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Over-designed: the iPhone

Brian Chen of the New York Time reported on February 7, 2012 that Halliburton has dropped the Blackberry platform for iPhone. For me, this is yet another confirmation that the iPhone platform has emerged as the more mature and stable cell phone technology.

I am so disappointed with HTC’s Android 2.3 update to my Incredible cell phone.  It is now unstable, restarting regularly (complete with annoying “Droid” sound). The Sense Launcher (the operating system’s user interface) restarts every time I use the browser… and this takes many seconds, delaying me from using the phone. It has been widely reported that the Android ecosystem is fragmented. My experience is proof that there is little control over the quality of the user experience. It may be time for me to switch to an iPhone.

That being said, if I go to the iPhone, I will go with reluctance.

Steve Jobs famously said: “This is what customers pay us for – to sweat all these details so it’s easy and pleasant for them to use our computers. We’re supposed to be really good at this. That doesn’t mean we don’t listen to customers, but it’s hard for them to tell you what they want when they’ve never seen anything remotely like it.”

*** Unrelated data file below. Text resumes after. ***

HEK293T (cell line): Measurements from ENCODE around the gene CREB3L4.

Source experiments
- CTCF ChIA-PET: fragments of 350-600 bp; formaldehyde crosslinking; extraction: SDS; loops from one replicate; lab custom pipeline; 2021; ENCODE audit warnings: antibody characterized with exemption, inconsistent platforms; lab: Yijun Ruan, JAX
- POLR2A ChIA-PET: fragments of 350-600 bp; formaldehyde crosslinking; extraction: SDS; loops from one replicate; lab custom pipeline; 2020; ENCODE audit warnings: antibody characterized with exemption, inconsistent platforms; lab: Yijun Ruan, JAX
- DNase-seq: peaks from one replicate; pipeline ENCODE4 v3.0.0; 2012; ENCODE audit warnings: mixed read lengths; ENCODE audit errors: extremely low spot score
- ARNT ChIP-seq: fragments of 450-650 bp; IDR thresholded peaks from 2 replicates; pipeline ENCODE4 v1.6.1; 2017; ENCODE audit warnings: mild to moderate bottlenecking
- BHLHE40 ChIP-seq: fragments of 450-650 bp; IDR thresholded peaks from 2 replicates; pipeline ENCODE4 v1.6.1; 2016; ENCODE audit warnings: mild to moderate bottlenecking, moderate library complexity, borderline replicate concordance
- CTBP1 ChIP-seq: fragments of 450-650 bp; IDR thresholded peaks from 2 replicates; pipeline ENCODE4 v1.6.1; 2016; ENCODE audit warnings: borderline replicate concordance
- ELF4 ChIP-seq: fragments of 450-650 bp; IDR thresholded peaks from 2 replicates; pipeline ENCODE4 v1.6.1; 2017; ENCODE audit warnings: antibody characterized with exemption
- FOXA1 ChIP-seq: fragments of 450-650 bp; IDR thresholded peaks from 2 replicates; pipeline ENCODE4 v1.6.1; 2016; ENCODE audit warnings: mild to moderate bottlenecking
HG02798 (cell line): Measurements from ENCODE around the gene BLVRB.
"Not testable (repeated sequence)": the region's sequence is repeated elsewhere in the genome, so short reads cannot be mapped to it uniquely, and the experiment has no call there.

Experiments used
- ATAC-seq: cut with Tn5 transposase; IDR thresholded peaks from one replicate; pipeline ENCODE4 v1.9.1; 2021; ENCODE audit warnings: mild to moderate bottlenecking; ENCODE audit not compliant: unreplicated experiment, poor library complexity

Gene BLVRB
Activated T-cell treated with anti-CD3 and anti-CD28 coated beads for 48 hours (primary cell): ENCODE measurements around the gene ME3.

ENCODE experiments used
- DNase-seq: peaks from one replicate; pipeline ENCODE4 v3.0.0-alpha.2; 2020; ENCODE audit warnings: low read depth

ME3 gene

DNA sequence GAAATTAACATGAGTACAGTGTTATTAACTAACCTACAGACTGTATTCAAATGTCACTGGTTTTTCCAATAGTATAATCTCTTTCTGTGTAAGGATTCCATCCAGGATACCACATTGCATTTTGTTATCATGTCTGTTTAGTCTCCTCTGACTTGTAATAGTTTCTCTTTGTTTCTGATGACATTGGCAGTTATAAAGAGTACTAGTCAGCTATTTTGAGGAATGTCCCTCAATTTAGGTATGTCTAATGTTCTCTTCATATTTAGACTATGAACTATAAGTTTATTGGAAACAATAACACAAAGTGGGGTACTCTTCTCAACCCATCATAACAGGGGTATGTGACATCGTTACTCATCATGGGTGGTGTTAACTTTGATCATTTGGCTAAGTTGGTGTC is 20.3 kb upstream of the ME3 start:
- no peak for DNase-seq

I don’t believe this totally applies to the iPhone.

The iPhone is, at least, remotely like a cell phone.  Since it is like a cell phone, users do have certain expectations.  One is to be reminded of missed phone calls and voice mails. This functionality has been on cell phones for at least a decade such as my Motorola StarTAC. This functionality is VERY important to the way I use my cell phone.  I have a great app on my HTC Incredible that serves this function and had a similar app on a previous Blackberry.

As of IOS 5, this feature does not exist. There have been FIVE different versions of the iPhone’s operating system, NONE OF WHICH support this feature. Moreover, for “security” reasons, Apple prevents developers from adding this functionality through an app.

Given all of this appears, the lack of these reminders appears to be conscientious design decision on Apple’s part.